Here one has to be careful, the dedicated cycling lane continues through a small opening next to the house; if unfamiliar just follow the blue cycling lanes.

That little opening opens up to very nice and proper cycling lanes that runs on boardwalk next to the  Klang River (yes we are back at the river!). This is the start of the South-West Dedicated Bicycle Highway.

Not to far ahead, a quick stop at the PR1MA Brickfields for some pictures with the Copper Tree. Although this tree sculpture is in a private property, let's hope that in future it will still be open to the public as it is such a unique tree.

The board-walk slowly gave way to large pebble-washed paving, along a nicely shady green-way. Ahead we can see the Robson Road Bridge, one of the oldest arch steel bridge in the city.

Beyond the bridge and continuing straight along the lanes will lead one to Mid-Valley and then to a round-a-bout with one fork leading to the motorcycle lanes that continue onwards to Klang (see KL-Klang blog). The other fork will lead to Old Klang RoadTaman Seputeh (see KL-Seputeh blog).

But for now let's cross that steel arch bridge, and Presto! we are on the cycling lanes running along the Federal Highway on the other bank of the Klang River.

Running on broom-swept concrete pavers and with rain trees overhanging itl. Following the meander of the river, this stretch is a pleasure to ride on. Once more landscaping is done, it will be greener and better!

The concrete pavers soon gave way to boardwalk, do note that to preserve the original trees, some sections of this pathway are narrowed down.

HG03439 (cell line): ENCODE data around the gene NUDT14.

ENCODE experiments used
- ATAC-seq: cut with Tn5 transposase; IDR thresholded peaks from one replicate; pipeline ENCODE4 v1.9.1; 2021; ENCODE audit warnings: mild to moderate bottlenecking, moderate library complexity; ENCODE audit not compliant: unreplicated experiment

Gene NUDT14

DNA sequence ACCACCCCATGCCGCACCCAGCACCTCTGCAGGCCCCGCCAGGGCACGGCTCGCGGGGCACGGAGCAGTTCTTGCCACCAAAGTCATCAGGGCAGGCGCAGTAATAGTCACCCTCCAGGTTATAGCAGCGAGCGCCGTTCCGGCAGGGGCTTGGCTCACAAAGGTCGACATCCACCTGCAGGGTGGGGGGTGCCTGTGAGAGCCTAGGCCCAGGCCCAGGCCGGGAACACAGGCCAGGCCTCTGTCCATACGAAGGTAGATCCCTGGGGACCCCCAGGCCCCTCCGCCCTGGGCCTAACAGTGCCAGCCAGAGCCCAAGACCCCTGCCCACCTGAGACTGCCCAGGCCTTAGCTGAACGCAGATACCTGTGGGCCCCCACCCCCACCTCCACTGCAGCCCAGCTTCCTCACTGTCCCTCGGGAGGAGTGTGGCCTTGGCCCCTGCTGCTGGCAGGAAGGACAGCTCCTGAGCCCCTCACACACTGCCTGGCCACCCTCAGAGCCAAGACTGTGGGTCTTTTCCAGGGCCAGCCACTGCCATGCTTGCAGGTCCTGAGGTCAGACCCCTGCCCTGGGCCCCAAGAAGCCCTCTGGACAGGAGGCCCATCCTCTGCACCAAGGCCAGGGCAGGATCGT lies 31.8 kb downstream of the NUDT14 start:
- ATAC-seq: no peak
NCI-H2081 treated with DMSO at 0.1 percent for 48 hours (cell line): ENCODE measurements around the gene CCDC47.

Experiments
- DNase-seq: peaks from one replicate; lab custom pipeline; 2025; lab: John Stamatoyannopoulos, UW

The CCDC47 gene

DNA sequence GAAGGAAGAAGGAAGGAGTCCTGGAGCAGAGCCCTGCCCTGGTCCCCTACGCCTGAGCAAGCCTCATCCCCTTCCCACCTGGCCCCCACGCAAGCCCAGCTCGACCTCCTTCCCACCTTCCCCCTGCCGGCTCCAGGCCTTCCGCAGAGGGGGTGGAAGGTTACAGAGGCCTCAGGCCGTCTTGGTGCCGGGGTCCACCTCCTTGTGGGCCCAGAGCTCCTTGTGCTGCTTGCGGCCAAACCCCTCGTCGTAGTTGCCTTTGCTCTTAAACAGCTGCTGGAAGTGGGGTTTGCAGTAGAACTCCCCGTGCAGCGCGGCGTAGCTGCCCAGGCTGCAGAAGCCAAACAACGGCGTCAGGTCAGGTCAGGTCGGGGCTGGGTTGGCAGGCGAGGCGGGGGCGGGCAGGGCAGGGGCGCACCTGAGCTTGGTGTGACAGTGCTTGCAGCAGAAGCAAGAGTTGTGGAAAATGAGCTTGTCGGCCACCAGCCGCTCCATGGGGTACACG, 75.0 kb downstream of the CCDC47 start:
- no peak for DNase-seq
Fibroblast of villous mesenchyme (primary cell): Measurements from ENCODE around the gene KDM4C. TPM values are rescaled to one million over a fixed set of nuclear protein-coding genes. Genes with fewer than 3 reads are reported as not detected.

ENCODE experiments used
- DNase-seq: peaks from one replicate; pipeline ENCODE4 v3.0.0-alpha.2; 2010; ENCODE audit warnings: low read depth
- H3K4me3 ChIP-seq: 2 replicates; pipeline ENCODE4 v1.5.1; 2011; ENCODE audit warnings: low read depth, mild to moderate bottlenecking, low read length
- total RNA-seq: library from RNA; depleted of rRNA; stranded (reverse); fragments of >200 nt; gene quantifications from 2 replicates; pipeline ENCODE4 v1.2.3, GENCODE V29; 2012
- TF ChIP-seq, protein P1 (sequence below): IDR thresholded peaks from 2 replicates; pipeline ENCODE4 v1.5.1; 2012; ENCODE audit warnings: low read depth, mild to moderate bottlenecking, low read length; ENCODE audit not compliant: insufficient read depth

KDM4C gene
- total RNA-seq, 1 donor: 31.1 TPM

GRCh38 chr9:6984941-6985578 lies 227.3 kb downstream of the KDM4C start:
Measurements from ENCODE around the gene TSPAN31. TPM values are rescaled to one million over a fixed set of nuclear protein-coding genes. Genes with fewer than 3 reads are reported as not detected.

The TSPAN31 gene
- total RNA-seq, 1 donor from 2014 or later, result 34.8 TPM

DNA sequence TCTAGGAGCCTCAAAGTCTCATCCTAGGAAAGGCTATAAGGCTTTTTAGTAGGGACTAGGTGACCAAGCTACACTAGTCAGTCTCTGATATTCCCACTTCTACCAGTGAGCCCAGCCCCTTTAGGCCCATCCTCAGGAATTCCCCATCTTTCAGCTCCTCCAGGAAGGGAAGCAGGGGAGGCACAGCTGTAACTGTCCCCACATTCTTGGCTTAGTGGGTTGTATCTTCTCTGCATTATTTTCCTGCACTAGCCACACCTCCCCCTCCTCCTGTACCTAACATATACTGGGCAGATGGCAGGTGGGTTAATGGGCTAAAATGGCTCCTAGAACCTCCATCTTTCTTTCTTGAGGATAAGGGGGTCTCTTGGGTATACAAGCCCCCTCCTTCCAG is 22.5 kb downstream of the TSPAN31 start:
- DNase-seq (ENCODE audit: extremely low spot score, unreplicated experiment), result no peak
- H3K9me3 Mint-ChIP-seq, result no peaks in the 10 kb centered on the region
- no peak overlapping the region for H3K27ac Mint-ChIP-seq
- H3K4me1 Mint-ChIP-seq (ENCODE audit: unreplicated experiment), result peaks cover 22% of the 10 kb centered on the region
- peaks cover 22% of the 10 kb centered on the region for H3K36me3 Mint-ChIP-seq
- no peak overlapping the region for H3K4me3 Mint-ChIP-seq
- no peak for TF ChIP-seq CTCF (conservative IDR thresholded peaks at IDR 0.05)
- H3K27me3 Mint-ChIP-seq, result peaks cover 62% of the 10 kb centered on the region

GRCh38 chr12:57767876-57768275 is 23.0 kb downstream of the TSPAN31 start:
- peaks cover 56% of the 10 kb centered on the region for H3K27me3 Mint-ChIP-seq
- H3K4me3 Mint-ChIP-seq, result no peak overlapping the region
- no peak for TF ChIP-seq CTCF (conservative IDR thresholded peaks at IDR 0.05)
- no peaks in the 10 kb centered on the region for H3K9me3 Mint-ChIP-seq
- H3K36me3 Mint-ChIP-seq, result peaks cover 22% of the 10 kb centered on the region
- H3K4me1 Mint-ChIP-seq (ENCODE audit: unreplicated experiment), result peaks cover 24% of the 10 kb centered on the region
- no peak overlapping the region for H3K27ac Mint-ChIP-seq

Unfortunately, to avoid the busy ramps at the Jalan Syed Putra-Jalan Damansara intersection; we will have to use the Puay Chai High School pedestrian bridge to cross over back to the Brickfields side and ride along the lanes there to go up to Jalan Sultan Sulaiman. But instead of continuing to where we started at Jalan Tun Sambanthan, we make a right here to get back onto Jalan Sultan Sulaiman and then a left back onto Jalan Syed Putra - here there a pedestrian ramps that will lead down to the lower level of the Park Harmoni roundabout.
Above Google Street view shows where this ramp is located, i.e. slightly in front of the excavator.

At Jalan Syed Putra, we were pleasantly surprised to see signboards advertising the River of Life. Yes this part here on the other bank of the river is also part of the RoL project. Let's hope that this section will be it completed soon, and with a proper connection from Jalan Syed Putra.
Here we are, down the ramp leading into the Park Harmoni, park at the lower level of the  roundabout at the starting end of Jalan Syed Putra. From this lower level other openings will lead out to Jalan Sultan MohamedJalan Tun H.S. Lee and Jalan Kinabalu.

For better visualization of the place, here's a Google Street View of the roundabout looking down into Park Harmoni, with the various entry points leading into it; presently it's fairly clean but rather quiet as not many know about it or uses it. The road running over it is the Jalan Kinabalu Flyover; completed in 1965, it's the first flyover built in the country.

We take the exit that leads out to Jalan Tun H.S. Lee, it comes out near the Taman Budaya (the Old Istana Budaya); to cycle with care here as some sections of the pavement is narrow.
This historical place was the place where a lot of culture shows were presented until the new Istana Budaya (meaning Palace of Culture) was opened in 1999.

With a few turns at Jalan Sultan, Jalan Hang Kasturi, Jalan Tun Tan Cheng Lock and even onto a side lane fronting the Sin Sze Si Ya Temple, we were back at Dataran Merdeka!


OR explore the newer Chow Kit West Bank Cycling Trails!

See below, an interesting You Tube video on the Brickfields & Chow Kit River of Life trails by cyclist Heng Choo Chian.

Related/Similar Blogs: